Brutal heat, tropical humidity, torrential downpours, or extended dry spells—welcome to late summer in the Mid-Atlantic region! We have plenty of excuses for our gardens looking tired and tattered now, but it doesn’t have to be that way. Building combinations around tough, adaptable plants means that our gardens can tolerate whatever the weather throws at us and still look good going into the later part of the growing season.
If bright and bold are your favorite garden themes, a vibrant purple-and-yellow combo is a wonderful way to go. Ironweeds (Vernonia spp. and cvs., Zones 4–10) are one of the best perennials I know for pure purpleness, and they are at their best this time of year. New York ironweed (Vernonia noveboracensis, Zones 5–9), in the 4- to 6-foot-tall range, pairs beautifully with a variety of late-summer yellows of a similar height. Try it with smooth oxeye (Heliopsis helianthoides, Zones 3–9) or cut-leaved coneflower (Rudbeckia laciniata, Zones 3–9)—two other Mid-Atlantic natives—for a pairing that’s beautiful to look at, a boon for late-summer pollinators, and a source of seeds for birds in fall.
New York ironweed’s rich purple flowers also look terrific with the clear yellow blooms of ‘Lemon Queen’ perennial sunflower (Helianthus ‘Lemon Queen,’ Zones 4–9), the quilled-petaled daisies of ‘Henry Eilers’ sweet coneflower (Rudbeckia subtomentosa ‘Henry Eilers’, Zones 4–7), the acid-yellow umbels of golden valerian (Patrinia scabiosifolia, Zones 5–8), and the golden yellow sprays of ‘Fireworks’ rough goldenrod (Solidago rugosa ‘Fireworks’, Zones 5–9).
If you prefer to keep your color combos on the softer side, how about some pink and white pairings? Late summer is prime time for Joe Pye weeds (Eutrochium spp. and cvs., Zones 4–9), and their tall stems make them a perfect match for the bobbing white “catkins” of white Japanese burnet (Sanguisorba tenuifolia var. alba, Zones 5–8). Another terrific late-summer combination is pink and white ‘Black Beauty’ lily (Lilium ‘Black Beauty’, Zones 3–8) against giant fleeceflower (Persicaria polymorpha, Zones 4–9), which tends to have a pinkish touch to its white plumes as its flowering season winds down.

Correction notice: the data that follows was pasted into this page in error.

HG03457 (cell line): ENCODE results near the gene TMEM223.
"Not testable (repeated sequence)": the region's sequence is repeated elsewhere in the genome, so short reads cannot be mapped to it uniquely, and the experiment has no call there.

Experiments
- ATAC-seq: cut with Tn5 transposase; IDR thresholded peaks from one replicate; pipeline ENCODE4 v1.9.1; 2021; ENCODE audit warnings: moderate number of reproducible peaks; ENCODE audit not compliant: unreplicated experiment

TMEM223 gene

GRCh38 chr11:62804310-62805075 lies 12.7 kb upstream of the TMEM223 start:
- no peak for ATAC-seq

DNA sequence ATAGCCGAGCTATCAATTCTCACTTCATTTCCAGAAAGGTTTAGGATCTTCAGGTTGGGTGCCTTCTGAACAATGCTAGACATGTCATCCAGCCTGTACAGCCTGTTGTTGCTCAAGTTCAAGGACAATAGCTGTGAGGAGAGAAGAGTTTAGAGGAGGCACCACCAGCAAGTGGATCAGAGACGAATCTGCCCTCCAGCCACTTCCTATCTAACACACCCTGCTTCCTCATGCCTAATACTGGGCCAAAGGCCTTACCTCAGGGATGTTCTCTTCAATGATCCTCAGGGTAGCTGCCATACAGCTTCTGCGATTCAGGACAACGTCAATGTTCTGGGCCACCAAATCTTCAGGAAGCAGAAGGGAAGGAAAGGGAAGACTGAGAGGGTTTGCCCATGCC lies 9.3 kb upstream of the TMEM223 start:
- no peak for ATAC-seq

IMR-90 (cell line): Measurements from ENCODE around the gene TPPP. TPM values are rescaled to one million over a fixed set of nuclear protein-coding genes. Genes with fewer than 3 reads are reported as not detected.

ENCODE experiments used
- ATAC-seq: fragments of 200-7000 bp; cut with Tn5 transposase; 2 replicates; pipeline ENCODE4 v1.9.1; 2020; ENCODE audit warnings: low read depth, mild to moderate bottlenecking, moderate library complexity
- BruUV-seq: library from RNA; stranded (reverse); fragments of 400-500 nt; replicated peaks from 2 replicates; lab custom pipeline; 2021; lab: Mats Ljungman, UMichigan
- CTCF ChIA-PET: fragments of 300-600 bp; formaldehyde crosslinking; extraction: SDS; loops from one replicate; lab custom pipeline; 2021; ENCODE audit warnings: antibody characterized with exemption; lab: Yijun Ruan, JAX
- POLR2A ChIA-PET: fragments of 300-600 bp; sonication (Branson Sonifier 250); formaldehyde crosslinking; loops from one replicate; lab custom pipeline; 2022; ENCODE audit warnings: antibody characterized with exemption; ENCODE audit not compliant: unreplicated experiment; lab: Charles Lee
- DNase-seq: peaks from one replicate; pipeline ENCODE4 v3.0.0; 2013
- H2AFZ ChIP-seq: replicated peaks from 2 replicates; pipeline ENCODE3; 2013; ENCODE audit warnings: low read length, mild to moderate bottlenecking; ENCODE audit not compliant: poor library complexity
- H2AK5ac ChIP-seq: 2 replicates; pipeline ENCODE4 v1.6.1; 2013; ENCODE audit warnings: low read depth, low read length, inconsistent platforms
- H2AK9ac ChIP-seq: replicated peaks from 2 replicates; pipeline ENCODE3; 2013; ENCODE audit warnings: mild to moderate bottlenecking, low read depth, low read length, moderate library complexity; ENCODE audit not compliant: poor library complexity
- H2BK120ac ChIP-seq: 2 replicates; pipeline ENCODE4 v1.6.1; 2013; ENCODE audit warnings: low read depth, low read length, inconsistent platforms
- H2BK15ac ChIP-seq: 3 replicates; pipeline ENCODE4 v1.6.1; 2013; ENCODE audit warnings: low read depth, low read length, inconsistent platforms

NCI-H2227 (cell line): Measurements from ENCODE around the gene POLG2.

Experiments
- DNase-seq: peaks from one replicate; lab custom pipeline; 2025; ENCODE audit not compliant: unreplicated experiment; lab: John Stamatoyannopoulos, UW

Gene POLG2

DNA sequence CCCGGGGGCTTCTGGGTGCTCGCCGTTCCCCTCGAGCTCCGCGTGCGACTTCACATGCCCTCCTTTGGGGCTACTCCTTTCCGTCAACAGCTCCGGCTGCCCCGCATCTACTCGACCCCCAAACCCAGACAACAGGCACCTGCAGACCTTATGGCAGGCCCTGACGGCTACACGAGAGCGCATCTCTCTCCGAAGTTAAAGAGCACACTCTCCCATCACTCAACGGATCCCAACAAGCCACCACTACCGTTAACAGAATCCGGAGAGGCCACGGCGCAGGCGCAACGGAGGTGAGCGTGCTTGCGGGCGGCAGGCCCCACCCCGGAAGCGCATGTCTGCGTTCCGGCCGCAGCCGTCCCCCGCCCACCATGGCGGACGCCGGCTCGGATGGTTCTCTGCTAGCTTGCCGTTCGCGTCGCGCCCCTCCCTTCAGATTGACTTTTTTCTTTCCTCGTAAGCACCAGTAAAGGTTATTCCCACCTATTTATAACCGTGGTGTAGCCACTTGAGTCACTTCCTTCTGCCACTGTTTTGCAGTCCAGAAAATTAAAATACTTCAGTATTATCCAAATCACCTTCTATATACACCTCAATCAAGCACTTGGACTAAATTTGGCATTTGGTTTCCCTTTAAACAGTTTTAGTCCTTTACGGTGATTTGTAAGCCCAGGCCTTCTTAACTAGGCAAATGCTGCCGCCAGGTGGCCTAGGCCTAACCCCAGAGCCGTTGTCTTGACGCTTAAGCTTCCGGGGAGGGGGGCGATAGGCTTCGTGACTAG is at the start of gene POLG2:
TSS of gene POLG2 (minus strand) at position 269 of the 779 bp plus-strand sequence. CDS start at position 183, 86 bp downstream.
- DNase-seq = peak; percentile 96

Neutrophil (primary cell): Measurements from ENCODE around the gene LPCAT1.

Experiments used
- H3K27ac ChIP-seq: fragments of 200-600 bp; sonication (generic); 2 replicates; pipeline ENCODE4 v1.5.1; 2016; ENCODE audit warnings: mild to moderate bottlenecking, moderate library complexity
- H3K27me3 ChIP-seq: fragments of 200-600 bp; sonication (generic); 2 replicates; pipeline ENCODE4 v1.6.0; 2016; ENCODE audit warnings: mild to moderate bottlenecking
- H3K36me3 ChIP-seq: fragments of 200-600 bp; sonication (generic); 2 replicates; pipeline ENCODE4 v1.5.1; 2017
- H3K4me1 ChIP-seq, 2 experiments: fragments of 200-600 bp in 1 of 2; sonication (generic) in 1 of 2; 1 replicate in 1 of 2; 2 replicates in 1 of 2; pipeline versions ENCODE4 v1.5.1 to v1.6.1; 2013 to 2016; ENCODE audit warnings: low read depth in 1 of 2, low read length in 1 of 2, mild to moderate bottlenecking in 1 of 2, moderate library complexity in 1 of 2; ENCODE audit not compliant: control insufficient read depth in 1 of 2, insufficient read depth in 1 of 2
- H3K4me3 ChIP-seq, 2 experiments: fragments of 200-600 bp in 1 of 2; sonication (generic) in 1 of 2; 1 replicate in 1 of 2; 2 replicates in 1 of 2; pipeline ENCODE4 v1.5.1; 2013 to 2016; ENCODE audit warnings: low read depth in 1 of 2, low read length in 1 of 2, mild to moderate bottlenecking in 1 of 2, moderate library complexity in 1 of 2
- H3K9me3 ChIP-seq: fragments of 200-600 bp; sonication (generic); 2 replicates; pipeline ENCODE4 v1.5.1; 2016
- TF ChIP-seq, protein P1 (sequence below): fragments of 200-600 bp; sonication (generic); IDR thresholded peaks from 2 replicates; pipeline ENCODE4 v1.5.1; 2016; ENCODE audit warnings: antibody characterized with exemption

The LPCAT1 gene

Plant partnerships that have a tropical vibe are also right at home in our sultry Mid-Atlantic summers. Cannas (Canna spp. and cvs., Zones 3–11) are one of my favorite keystones for August and September combinations, as they contribute such bold forms and dramatic colors in both flowers and foliage. ‘Australia’ canna (Canna × generalis ‘Australia’, Zones 8–11), with practically black leaves and brilliant red blooms, is one of the best cultivars in my opinion, but my top pick has to be Tropicanna® canna (Canna indica ‘Phasion’, Zones 7–11). Its younger leaves are usually a rich mix of coral and orange hues; as they age, they tend to be more peachy-orange between the green striping.
Even before its bright orange flowers appear, Tropicanna® makes a beautiful backdrop for lighter-leaved partners, such as bright yellow ‘Golden Delicious’ pineapple sage (Salvia elegans ‘Golden Delicious’, Zones 8–11) or Giant Exhibition™ Limelight coleus (Plectranthus scutellarioides ‘Limelight’, Zones 10–11). Let a dark-leaved, low-growing trailer—such as ‘Purple Lady’ bloodleaf (Iresine herbstii ‘Purple Lady’, annual), purple heart (Tradescantia pallida, Zones 8–11), or a purple-leaved sweet potato vine (Ipomoea batatas, Zone 11)—pool around the base, and you have a border or large-container combo that will sail through the dog days and still look lush when fall finally brings us cooler weather once again.
—Nancy J. Ondra is the author of over fifteen books, including Grasses, The Perennial Care Manual, and The Perennial Matchmaker.